It goes without saying that whether it is people hopping on a bus to go to a local town, students going to college or somebody going to Dublin for a day out, there should not be an issue with people feeling unsafe on public transport. That is well understood within An Garda Síochána. The Garda have been proactive in recent times, with engagement not just within Dublin but in various regions. We have seen a number of charges arising specifically from Garda actions, either for public order incidents, antisocial behaviour or more serious offences.

Currently, there is no proposal to establish a specific unit. At the same time, the Garda Commissioner will always keep these matters under review. It is important to continue the work being done, which is effective. If the problem escalates or continues to disimprove, I am sure the Garda Commissioner will take that on board. Significant work is going into trying to ensure our public transport is safe. It is already yielding results and we must continue to work with the Garda and public services on rail lines and elsewhere to ensure they are supported in what they are doing. Everything is being considered at all times.

I am disappointed that no consideration is being given to establishing a dedicated transport police service. Most other countries across Europe and many places throughout the world have that in place and it works very well. We also know millions of euro are being spent every year on private security firms doing this kind of work and they only deal with aspects of the issue. They do not deal with the broad range that An Garda Síochána could deal with because of its remit.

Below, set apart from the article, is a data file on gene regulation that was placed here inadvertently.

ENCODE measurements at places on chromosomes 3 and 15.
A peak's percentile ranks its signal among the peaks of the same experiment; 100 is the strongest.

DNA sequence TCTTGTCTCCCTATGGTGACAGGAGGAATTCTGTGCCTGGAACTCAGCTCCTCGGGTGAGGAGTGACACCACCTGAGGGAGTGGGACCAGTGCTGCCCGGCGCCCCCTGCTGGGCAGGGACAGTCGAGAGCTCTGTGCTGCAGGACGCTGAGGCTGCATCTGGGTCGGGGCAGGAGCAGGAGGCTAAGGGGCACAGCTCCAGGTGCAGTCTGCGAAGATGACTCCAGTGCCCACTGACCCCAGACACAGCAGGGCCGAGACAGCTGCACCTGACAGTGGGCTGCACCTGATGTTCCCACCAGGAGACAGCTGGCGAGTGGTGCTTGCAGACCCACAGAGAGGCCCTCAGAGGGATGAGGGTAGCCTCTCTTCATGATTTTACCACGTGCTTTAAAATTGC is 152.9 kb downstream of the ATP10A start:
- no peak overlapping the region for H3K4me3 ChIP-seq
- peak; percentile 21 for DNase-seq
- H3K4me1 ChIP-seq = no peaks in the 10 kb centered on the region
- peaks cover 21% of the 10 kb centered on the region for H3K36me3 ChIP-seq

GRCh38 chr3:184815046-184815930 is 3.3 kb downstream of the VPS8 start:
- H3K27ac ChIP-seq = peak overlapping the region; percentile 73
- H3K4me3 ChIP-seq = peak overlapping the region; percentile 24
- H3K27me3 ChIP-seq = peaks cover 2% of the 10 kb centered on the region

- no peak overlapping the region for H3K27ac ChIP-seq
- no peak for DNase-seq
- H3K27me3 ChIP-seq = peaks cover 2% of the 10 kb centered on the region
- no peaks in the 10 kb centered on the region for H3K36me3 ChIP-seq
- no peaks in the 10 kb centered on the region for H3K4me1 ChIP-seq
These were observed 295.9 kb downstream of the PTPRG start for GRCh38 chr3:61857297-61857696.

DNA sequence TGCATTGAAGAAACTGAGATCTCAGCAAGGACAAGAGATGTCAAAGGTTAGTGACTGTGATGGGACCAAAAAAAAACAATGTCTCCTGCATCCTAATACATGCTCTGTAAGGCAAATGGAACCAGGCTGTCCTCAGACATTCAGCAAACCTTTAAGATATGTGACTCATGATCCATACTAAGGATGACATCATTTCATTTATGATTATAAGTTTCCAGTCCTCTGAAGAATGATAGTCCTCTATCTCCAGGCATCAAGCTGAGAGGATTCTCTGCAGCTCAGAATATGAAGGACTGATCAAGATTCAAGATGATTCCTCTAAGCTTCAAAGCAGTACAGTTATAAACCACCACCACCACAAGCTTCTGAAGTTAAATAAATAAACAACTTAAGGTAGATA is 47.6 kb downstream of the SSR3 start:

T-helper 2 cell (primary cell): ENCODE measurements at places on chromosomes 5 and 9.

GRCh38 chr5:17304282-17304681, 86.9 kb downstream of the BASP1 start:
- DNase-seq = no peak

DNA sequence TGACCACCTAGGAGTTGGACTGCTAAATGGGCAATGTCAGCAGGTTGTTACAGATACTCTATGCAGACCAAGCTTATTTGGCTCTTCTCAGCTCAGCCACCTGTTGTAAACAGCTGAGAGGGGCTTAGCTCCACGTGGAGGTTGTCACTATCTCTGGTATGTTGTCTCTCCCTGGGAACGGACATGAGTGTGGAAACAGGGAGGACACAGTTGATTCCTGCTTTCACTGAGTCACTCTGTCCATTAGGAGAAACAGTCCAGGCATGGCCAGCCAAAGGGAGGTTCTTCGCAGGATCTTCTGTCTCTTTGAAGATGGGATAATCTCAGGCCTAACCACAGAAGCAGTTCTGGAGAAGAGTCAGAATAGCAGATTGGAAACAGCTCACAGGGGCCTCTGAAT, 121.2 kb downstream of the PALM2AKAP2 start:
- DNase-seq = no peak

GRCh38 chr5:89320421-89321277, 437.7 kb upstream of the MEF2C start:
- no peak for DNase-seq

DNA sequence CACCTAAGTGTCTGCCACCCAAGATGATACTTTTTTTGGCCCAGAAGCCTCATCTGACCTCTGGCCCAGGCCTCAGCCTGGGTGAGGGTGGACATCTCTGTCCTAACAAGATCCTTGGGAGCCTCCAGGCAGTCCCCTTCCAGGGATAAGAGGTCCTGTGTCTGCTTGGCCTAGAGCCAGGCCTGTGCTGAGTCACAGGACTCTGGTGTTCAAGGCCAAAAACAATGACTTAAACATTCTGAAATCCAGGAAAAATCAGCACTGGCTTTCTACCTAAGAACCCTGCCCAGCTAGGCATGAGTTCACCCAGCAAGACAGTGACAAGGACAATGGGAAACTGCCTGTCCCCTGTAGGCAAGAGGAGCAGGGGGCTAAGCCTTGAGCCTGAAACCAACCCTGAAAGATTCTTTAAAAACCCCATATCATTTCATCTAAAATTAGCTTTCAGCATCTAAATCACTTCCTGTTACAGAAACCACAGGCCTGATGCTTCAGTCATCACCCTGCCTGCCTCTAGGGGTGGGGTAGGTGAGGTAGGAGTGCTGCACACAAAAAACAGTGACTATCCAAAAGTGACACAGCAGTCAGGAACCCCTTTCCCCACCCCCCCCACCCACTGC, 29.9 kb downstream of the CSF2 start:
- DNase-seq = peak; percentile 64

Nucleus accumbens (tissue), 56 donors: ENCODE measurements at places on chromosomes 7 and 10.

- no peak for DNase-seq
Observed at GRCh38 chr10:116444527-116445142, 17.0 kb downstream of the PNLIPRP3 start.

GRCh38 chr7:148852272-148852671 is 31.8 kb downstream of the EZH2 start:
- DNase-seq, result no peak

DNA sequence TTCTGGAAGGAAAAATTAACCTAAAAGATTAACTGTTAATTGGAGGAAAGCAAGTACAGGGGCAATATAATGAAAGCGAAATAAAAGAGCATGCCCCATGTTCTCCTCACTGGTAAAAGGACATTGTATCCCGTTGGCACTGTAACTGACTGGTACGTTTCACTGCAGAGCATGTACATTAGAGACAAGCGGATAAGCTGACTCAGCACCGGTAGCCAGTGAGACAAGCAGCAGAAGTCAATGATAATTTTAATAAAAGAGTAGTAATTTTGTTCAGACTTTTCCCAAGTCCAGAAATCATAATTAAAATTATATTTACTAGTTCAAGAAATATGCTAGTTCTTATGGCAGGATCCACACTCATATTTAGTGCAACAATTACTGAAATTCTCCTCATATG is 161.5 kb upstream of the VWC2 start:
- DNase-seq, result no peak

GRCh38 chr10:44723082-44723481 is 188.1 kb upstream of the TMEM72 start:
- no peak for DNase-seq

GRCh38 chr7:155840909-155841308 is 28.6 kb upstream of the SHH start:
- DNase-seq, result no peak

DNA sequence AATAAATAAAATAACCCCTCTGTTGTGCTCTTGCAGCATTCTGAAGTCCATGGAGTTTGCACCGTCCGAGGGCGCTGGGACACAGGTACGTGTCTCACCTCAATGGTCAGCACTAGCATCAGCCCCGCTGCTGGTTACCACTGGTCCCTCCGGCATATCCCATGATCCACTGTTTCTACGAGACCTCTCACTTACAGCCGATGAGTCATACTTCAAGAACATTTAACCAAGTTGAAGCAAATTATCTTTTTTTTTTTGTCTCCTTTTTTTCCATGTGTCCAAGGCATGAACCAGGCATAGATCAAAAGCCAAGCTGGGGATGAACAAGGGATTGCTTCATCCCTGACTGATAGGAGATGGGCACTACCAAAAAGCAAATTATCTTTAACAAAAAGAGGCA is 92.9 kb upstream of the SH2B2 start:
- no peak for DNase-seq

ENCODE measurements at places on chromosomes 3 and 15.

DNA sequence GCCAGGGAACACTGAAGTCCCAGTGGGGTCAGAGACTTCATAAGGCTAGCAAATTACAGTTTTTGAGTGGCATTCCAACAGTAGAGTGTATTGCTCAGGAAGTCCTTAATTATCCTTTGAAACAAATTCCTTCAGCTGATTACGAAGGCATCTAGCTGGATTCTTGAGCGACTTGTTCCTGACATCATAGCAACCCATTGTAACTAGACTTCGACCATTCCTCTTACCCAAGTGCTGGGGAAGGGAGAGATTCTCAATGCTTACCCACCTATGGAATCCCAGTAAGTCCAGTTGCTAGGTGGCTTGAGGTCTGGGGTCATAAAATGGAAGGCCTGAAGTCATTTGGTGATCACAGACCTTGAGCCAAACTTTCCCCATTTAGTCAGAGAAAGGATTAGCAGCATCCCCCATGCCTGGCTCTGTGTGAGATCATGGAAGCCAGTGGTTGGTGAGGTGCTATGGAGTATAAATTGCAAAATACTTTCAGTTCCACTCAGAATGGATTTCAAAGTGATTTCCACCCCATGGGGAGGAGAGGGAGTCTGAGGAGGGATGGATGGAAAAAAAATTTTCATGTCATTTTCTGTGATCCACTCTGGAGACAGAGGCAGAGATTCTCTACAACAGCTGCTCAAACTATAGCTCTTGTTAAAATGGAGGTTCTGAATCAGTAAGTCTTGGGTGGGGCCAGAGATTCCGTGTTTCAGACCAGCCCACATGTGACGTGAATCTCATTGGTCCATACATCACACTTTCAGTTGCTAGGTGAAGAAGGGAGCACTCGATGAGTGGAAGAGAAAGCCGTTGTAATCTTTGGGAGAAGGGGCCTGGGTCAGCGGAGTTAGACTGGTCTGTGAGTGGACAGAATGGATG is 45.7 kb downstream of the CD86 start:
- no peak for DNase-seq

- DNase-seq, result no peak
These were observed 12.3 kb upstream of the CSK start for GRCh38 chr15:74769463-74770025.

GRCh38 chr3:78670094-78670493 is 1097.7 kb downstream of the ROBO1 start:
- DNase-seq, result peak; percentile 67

We are now at a stage where we are encouraging more people to use public transport because of global warming, our carbon footprint and all of that. Nevertheless, people feel unsafe in doing that. The Government should consider this very seriously and put in place a pilot programme in Dublin city on the DART, Luas and certain other areas. If that could be done, people would regain confidence in using these public services without fear. It would also give some sense of hope and confidence to the people who work in these services. A week ago, a man who works in the transport service in Dublin told me horrific stories about some of his colleagues receiving threats and abuse. It is long past time we took the bull by the horns and established a pilot programme for this. It would not cost much money. We need additional Garda resources for all kinds of things. We all understand that. In this particular instance, it is clearly something that should be delivered as soon as possible.